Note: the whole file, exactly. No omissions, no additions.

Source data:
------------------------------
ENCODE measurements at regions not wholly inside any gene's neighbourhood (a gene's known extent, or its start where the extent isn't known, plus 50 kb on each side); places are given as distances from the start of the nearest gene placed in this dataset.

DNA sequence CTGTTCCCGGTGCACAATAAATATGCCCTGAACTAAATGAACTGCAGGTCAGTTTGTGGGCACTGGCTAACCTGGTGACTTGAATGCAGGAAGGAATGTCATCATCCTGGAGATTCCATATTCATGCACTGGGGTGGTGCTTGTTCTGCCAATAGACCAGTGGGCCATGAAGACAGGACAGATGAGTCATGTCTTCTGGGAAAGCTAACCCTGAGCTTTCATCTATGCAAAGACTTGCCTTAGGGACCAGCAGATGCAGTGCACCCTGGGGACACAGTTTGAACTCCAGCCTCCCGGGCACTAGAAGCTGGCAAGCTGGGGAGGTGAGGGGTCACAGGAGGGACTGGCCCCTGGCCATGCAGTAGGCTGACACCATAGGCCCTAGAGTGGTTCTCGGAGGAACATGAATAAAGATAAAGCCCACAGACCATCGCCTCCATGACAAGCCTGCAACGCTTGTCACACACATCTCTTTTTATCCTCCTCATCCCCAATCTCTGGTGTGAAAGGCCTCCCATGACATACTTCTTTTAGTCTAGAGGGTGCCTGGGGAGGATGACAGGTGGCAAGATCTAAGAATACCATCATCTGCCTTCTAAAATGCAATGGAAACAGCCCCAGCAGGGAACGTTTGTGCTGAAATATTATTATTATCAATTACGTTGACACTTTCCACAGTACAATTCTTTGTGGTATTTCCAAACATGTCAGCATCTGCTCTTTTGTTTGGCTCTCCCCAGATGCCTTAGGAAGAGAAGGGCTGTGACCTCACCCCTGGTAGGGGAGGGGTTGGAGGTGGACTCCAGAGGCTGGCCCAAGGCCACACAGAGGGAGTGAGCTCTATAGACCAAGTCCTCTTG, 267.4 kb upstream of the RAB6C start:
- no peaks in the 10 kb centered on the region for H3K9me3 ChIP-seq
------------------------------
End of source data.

ENCODE measurements at regions not wholly inside any gene's neighbourhood (a gene's known extent, or its start where the extent isn't known, plus 50 kb on each side); places are given as distances from the start of the nearest gene placed in this dataset.

DNA sequence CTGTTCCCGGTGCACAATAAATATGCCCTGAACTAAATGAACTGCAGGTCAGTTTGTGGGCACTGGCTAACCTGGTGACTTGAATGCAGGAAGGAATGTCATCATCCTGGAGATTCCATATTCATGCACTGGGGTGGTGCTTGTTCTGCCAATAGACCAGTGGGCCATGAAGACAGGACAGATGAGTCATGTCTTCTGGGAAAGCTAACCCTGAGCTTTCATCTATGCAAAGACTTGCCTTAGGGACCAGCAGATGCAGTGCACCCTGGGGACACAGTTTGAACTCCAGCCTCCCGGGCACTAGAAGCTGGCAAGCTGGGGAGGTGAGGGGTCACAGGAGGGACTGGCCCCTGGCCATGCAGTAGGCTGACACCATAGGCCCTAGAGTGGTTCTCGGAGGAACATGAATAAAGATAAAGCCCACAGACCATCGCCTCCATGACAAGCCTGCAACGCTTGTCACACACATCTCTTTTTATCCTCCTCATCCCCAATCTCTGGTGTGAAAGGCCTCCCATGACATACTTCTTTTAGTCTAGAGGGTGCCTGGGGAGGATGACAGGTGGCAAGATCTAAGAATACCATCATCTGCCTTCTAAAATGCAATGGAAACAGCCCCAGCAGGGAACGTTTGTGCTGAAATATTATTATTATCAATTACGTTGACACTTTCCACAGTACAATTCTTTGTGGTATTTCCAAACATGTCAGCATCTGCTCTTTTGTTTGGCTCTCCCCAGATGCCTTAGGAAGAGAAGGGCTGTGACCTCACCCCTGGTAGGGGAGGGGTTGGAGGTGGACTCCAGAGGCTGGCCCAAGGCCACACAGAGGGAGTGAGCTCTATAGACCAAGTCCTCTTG, 267.4 kb upstream of the RAB6C start:
- no peaks in the 10 kb centered on the region for H3K9me3 ChIP-seq